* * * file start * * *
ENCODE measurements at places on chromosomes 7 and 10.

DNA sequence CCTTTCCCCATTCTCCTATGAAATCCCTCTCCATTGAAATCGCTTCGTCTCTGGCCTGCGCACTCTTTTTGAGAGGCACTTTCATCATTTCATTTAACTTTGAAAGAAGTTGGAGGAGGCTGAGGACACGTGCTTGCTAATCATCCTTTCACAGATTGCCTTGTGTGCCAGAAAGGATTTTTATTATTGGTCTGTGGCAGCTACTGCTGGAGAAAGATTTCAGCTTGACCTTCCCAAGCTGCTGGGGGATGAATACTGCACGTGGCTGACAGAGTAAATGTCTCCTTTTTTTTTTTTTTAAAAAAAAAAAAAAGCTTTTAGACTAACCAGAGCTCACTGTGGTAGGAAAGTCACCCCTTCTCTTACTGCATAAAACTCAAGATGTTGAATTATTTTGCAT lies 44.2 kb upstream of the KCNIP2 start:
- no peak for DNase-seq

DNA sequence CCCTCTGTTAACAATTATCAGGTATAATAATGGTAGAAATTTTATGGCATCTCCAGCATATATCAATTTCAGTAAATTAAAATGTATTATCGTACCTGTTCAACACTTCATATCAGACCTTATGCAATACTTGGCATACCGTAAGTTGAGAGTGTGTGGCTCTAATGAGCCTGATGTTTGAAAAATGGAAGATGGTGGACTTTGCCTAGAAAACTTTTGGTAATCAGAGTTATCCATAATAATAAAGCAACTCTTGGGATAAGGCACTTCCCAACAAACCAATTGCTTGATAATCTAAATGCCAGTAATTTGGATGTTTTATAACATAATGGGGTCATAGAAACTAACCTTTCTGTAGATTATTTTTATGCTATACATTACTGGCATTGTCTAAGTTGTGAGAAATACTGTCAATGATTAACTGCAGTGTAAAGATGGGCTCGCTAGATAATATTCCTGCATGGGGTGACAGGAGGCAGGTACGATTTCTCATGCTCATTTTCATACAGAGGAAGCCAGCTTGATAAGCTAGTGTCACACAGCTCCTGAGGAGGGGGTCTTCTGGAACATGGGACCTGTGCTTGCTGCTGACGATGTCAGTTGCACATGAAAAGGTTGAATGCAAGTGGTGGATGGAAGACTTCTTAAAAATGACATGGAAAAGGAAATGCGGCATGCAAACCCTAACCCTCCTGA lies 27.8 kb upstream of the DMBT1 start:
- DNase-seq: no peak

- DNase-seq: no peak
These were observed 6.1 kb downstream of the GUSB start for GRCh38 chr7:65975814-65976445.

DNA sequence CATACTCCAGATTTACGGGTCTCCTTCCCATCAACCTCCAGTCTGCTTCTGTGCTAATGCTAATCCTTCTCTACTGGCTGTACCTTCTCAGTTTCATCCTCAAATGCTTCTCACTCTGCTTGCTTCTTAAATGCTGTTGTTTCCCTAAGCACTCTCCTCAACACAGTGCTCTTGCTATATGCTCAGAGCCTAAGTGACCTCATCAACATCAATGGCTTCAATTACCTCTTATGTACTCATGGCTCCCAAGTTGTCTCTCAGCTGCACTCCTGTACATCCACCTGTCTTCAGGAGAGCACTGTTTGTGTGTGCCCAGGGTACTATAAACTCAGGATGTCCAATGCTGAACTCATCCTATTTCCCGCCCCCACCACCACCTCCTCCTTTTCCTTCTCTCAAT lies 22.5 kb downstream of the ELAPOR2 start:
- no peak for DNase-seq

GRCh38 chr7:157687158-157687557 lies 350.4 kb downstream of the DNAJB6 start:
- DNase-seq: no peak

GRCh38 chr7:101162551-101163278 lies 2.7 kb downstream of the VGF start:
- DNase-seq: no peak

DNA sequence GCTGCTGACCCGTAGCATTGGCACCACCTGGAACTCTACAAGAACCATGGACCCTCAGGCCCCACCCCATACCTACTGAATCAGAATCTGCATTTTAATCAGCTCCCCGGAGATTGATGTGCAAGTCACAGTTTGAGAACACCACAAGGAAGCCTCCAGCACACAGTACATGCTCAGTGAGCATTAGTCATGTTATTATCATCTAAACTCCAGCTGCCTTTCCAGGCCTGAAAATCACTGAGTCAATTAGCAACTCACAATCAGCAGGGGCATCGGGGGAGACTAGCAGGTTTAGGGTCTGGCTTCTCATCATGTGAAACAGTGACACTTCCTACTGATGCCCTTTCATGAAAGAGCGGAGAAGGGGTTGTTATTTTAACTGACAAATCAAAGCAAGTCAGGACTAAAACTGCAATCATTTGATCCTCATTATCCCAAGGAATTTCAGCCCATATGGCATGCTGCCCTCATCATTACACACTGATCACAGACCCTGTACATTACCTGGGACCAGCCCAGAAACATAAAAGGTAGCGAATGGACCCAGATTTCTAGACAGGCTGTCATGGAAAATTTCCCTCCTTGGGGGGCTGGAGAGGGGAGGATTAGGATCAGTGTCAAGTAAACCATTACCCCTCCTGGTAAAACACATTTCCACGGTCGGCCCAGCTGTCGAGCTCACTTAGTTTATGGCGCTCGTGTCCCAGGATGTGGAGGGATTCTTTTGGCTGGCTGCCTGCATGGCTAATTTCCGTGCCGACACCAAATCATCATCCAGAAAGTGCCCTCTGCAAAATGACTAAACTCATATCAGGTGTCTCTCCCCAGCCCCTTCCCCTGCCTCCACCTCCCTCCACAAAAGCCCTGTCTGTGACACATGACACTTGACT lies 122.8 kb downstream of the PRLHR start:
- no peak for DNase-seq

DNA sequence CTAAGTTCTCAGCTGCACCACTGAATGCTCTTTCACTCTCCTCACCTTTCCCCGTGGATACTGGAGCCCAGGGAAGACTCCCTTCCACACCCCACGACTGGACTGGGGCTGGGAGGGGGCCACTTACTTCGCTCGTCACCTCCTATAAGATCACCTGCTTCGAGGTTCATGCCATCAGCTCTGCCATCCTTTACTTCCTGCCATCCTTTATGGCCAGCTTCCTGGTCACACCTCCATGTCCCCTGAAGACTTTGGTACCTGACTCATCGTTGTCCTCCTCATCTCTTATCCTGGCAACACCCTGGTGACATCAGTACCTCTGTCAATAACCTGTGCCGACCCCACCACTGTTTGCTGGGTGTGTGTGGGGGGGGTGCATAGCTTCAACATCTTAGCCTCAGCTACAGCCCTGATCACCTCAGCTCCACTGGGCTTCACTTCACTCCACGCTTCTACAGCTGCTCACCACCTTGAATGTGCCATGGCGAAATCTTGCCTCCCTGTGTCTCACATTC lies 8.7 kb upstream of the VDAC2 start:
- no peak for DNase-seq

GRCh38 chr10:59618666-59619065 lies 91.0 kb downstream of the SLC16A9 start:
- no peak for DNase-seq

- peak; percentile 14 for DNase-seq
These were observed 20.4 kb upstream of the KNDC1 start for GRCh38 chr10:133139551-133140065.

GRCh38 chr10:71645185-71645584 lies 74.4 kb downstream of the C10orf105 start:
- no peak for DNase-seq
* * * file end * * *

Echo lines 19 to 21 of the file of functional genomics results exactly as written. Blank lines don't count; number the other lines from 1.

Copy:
- no peak for DNase-seq

- peak; percentile 14 for DNase-seq
These were observed 20.4 kb upstream of the KNDC1 start for GRCh38 chr10:133139551-133140065.